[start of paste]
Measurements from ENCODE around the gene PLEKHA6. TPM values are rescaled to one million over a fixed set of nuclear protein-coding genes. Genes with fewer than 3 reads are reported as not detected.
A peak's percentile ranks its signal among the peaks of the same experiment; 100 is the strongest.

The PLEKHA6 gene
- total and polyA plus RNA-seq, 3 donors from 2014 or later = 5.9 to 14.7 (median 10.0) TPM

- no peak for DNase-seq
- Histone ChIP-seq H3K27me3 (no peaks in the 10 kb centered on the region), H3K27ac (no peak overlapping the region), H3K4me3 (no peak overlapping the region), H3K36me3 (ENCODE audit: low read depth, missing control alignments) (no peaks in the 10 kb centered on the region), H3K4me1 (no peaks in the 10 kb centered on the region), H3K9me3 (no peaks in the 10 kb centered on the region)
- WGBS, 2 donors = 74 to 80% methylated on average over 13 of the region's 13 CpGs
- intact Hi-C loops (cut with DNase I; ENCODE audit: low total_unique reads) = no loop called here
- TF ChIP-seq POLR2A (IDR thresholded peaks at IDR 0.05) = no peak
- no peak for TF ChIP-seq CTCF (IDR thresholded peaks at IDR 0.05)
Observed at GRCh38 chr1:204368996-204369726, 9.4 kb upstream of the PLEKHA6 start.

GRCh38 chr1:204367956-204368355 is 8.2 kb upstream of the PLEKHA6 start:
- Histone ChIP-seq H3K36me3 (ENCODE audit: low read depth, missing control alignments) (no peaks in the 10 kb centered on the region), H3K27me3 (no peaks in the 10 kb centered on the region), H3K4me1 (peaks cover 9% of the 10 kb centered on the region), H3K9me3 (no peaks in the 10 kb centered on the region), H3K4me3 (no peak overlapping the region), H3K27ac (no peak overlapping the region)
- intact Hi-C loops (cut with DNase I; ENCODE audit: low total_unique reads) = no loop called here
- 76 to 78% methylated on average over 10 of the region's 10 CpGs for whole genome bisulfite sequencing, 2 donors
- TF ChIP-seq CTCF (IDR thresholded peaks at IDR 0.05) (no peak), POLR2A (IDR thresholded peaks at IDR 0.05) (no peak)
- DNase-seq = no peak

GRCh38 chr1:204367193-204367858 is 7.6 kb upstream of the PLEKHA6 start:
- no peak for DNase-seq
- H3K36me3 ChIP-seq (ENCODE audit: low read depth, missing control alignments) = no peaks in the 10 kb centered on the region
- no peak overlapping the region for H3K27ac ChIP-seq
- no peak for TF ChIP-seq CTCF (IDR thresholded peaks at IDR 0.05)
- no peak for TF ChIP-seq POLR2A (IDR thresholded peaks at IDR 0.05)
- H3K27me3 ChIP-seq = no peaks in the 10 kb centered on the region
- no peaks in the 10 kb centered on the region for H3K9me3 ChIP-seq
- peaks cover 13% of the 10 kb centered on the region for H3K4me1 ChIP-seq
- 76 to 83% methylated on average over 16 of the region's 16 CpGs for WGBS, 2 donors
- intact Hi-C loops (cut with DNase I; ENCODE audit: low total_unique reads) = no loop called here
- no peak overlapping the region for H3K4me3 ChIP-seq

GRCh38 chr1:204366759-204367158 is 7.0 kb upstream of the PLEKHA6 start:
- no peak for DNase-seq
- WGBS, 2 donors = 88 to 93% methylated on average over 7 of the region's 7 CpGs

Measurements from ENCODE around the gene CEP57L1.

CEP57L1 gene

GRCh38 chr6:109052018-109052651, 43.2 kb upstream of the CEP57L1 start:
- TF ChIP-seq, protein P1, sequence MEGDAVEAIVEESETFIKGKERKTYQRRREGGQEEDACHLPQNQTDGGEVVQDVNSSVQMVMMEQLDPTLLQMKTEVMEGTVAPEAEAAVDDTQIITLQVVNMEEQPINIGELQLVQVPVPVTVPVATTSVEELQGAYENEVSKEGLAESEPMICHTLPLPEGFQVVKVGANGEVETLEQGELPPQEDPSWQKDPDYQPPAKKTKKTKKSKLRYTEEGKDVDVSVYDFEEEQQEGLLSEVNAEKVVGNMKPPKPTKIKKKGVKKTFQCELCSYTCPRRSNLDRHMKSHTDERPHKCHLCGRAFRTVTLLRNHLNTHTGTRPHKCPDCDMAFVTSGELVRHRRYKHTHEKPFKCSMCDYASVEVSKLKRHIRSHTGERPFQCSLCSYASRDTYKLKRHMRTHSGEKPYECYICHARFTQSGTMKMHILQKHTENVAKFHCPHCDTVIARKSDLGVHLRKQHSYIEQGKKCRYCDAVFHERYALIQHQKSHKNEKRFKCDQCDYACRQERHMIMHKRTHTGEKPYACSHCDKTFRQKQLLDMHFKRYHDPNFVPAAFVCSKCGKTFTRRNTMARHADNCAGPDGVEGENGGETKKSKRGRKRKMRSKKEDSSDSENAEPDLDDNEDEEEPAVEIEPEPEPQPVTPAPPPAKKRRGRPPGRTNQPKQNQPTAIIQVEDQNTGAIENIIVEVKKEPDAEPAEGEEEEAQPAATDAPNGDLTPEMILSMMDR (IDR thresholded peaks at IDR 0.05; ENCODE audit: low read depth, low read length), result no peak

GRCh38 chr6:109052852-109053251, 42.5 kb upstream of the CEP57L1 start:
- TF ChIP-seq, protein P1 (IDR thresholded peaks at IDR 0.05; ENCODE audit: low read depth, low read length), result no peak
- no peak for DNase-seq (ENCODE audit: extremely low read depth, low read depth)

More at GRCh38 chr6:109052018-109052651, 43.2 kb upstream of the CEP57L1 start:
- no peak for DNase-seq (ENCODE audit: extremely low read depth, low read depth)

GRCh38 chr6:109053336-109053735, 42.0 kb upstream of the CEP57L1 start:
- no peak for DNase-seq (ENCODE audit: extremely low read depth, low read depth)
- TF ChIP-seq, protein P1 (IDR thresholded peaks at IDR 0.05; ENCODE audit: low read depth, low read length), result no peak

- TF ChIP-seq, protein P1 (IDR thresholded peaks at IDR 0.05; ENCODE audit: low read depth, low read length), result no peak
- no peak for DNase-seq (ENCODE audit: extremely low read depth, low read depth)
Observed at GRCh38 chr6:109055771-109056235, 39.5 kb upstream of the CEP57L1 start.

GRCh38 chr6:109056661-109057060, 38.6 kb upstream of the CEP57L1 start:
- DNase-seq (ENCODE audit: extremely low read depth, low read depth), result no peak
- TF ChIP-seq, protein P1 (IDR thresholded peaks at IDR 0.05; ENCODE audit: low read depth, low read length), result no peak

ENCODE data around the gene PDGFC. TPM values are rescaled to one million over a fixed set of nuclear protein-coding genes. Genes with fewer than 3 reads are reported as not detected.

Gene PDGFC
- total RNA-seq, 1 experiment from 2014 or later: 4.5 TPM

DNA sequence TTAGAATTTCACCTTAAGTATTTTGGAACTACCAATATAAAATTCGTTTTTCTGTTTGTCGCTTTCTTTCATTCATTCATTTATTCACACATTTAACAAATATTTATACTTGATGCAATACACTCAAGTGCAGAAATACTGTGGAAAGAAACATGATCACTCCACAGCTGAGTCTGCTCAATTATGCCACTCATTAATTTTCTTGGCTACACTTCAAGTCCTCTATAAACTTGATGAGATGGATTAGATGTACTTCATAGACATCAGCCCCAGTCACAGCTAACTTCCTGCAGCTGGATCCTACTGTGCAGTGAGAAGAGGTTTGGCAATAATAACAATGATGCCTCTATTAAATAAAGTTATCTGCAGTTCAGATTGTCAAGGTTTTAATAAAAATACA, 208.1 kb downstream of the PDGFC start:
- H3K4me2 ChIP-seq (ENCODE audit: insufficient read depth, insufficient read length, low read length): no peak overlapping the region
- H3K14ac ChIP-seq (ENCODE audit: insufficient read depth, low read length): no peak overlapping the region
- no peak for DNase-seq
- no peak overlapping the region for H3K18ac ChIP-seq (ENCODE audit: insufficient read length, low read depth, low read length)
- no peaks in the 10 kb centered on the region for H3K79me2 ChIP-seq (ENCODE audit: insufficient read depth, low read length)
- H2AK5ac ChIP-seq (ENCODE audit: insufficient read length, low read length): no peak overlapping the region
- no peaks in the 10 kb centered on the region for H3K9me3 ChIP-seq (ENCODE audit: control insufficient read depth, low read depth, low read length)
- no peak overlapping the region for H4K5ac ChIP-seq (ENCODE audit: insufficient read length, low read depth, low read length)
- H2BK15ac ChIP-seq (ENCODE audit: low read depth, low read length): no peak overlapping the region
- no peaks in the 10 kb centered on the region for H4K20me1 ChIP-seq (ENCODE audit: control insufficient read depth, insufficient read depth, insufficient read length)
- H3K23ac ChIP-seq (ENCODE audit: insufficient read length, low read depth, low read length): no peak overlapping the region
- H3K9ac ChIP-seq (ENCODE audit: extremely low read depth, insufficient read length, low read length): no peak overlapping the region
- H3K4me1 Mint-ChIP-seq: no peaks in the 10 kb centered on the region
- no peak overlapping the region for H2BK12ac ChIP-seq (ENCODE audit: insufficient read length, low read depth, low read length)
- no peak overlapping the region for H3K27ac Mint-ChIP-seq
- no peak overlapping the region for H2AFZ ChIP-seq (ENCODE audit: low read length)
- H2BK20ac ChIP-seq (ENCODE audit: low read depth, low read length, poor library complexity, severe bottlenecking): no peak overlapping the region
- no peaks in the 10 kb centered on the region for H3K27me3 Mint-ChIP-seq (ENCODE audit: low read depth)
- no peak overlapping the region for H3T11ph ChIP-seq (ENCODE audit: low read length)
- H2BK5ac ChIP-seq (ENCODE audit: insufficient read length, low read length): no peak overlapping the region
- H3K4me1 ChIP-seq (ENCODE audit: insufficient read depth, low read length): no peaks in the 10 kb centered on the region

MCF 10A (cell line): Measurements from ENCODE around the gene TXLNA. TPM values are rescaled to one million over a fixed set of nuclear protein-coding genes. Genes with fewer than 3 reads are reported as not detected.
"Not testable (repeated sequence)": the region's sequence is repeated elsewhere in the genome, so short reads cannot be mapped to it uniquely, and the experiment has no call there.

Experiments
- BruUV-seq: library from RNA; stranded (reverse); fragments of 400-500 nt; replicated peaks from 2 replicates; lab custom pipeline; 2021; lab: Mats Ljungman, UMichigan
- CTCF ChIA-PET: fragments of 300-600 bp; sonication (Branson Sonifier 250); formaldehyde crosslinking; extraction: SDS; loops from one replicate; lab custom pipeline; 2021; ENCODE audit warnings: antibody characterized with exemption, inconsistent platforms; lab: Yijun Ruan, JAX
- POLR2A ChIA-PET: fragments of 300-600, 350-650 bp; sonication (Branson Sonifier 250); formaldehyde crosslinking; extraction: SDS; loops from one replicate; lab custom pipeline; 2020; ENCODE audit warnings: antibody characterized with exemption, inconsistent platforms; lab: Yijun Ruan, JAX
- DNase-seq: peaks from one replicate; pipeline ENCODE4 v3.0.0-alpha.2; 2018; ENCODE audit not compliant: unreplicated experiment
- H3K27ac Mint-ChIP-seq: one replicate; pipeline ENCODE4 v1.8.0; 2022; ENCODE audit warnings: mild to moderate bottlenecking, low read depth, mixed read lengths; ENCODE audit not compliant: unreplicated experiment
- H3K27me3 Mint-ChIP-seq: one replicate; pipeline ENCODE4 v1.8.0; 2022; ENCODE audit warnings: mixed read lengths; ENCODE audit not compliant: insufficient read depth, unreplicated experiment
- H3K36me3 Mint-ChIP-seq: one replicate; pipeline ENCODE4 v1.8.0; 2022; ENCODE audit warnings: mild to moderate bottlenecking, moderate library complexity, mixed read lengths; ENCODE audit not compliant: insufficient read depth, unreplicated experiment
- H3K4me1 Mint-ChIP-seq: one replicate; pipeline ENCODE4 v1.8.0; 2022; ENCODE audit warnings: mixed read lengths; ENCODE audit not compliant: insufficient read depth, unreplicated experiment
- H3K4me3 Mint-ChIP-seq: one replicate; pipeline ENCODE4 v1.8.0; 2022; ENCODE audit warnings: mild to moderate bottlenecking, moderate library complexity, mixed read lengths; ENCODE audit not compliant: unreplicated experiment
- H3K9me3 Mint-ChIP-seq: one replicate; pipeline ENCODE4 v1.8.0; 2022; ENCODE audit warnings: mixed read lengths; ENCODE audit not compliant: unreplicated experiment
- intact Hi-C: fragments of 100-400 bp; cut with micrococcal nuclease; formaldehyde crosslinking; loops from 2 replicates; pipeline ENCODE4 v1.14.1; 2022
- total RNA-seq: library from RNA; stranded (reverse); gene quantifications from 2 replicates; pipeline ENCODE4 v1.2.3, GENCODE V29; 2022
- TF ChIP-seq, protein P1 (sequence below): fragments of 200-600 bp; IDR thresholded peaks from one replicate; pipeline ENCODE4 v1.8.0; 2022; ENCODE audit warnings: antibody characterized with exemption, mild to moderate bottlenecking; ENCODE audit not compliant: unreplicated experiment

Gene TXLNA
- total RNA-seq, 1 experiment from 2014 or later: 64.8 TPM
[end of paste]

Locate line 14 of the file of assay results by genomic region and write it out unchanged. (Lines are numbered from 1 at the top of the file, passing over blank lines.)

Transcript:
- intact Hi-C loops (cut with DNase I; ENCODE audit: low total_unique reads) = no loop called here